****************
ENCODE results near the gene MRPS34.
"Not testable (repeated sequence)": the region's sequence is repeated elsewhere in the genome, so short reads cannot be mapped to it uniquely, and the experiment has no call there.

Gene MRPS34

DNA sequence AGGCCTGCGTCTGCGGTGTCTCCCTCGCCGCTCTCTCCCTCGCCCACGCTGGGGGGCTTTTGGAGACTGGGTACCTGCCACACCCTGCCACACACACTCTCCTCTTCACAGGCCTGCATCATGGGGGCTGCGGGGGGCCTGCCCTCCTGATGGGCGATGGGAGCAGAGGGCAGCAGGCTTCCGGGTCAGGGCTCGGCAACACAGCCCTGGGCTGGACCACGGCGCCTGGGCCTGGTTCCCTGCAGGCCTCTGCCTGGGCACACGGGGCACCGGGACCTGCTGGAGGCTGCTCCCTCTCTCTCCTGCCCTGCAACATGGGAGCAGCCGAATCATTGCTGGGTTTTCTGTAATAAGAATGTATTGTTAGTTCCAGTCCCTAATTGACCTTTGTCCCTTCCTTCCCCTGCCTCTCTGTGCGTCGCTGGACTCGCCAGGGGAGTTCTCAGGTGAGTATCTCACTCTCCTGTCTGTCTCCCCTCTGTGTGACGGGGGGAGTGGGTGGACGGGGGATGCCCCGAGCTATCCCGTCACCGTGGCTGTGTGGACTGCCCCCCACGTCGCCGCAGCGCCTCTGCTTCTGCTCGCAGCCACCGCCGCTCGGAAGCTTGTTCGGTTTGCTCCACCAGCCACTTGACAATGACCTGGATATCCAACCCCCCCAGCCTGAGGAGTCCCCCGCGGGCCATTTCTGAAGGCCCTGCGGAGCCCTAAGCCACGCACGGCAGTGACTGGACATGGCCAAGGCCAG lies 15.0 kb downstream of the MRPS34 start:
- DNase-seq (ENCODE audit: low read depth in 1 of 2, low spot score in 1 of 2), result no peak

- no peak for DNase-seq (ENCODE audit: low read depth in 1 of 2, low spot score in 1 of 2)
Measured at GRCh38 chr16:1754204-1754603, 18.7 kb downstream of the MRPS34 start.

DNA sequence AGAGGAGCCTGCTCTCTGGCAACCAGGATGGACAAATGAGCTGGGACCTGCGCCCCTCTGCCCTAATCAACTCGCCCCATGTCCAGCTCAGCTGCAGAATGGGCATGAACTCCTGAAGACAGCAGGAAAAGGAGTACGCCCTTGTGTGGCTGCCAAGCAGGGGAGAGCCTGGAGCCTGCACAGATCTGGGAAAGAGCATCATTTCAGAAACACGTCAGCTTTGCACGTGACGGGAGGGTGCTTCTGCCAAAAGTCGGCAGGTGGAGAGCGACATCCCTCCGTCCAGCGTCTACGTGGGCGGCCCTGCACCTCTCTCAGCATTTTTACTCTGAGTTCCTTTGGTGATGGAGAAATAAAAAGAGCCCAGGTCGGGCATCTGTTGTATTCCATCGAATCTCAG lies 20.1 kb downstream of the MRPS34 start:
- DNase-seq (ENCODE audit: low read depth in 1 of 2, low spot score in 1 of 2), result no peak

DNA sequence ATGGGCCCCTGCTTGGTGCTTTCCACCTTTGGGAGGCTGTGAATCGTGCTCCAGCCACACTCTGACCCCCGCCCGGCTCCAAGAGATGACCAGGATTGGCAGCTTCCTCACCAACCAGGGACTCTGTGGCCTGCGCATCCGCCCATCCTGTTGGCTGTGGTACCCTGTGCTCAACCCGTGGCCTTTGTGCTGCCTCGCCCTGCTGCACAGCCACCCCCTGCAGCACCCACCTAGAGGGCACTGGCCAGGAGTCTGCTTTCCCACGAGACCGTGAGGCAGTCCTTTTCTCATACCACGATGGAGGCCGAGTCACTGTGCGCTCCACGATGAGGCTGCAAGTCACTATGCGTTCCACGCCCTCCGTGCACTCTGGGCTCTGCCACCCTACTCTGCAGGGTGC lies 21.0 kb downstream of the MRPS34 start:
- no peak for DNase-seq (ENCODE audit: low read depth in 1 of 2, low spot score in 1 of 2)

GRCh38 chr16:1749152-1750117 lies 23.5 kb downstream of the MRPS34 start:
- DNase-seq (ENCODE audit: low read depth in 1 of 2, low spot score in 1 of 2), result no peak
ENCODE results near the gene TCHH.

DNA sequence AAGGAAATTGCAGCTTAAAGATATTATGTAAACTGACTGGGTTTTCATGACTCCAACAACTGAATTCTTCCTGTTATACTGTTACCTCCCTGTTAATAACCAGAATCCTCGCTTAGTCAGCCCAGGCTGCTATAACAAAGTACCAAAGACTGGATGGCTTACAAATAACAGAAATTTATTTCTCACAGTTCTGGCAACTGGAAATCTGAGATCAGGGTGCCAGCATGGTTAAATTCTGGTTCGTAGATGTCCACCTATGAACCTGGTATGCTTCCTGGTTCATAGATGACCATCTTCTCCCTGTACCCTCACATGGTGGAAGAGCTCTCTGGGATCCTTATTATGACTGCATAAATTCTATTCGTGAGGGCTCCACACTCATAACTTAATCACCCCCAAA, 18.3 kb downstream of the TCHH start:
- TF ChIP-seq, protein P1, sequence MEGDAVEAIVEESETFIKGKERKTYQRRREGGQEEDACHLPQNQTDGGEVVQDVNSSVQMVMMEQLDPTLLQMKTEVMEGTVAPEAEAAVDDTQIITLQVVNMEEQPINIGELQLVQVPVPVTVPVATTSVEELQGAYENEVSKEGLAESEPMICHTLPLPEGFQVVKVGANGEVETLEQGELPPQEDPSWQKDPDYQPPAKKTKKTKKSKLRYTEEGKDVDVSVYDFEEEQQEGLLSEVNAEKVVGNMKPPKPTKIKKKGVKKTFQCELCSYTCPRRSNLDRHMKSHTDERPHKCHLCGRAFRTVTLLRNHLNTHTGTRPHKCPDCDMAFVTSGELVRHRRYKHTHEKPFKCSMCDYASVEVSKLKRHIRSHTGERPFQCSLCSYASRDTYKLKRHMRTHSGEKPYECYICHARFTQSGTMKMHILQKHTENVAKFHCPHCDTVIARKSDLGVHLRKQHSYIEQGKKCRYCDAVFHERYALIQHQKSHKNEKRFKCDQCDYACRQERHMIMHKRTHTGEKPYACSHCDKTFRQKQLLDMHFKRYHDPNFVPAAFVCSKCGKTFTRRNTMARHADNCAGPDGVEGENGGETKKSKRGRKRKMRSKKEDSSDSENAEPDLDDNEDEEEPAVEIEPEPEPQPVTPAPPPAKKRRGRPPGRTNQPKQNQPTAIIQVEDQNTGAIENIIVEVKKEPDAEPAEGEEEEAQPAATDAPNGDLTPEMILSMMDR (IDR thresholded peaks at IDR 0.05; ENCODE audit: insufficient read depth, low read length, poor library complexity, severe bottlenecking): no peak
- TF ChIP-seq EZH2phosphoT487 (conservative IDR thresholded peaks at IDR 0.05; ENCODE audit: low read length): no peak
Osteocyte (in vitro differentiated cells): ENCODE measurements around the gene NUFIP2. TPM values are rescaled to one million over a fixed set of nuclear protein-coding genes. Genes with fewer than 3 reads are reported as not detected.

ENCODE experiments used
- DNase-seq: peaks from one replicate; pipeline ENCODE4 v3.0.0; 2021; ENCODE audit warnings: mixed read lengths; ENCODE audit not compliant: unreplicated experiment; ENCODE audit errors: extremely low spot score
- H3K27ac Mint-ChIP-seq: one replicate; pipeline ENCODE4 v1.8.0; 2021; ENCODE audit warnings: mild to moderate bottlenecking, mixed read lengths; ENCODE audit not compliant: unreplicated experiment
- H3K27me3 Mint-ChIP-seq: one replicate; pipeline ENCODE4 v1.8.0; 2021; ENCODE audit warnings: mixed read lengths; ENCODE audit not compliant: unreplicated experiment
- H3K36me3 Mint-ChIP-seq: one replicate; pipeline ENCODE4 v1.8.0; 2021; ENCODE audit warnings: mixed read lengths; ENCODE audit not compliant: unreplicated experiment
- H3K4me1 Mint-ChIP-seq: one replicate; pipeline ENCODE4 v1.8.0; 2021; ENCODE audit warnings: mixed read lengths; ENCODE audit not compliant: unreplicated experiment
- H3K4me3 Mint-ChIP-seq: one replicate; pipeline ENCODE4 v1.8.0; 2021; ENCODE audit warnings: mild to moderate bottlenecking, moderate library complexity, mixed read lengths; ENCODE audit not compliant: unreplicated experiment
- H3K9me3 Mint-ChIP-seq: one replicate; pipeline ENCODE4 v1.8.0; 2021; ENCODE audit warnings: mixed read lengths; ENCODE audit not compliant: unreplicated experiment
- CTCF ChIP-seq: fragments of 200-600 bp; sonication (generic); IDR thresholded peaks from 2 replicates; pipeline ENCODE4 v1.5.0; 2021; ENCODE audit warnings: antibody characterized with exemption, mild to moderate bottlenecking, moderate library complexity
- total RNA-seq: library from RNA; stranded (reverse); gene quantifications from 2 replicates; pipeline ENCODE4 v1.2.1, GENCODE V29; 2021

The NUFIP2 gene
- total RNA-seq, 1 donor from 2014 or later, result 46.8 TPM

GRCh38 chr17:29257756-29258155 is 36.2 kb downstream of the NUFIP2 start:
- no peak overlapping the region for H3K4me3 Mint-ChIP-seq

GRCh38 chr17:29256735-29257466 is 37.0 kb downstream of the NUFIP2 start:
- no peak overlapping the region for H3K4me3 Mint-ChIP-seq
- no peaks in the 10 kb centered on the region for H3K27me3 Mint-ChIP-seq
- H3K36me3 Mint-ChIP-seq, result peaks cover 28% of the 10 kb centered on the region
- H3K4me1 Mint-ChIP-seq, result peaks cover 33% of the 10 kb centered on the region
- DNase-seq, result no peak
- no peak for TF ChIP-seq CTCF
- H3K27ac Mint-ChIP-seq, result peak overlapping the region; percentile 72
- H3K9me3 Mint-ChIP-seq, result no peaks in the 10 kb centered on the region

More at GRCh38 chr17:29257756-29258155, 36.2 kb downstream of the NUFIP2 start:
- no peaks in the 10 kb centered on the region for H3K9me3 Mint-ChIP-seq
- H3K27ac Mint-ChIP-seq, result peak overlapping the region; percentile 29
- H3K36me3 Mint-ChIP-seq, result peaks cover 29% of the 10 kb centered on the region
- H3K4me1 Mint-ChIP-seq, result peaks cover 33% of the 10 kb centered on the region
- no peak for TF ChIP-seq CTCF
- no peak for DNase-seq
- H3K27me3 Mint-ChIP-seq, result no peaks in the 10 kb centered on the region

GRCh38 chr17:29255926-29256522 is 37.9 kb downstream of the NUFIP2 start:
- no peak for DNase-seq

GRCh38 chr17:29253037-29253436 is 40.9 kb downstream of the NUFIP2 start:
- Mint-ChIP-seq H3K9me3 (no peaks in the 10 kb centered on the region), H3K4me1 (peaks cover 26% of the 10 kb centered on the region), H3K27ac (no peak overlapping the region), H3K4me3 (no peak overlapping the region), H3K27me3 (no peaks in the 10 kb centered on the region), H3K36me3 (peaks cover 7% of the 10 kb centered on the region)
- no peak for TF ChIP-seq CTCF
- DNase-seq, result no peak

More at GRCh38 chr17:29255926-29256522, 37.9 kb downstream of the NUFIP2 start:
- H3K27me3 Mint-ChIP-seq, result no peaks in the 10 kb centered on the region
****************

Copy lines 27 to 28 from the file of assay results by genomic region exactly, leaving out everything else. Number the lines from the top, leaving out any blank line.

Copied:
- CTCF ChIP-seq: fragments of 200-600 bp; sonication (generic); IDR thresholded peaks from 2 replicates; pipeline ENCODE4 v1.5.0; 2021; ENCODE audit warnings: antibody characterized with exemption, mild to moderate bottlenecking, moderate library complexity
- total RNA-seq: library from RNA; stranded (reverse); gene quantifications from 2 replicates; pipeline ENCODE4 v1.2.1, GENCODE V29; 2021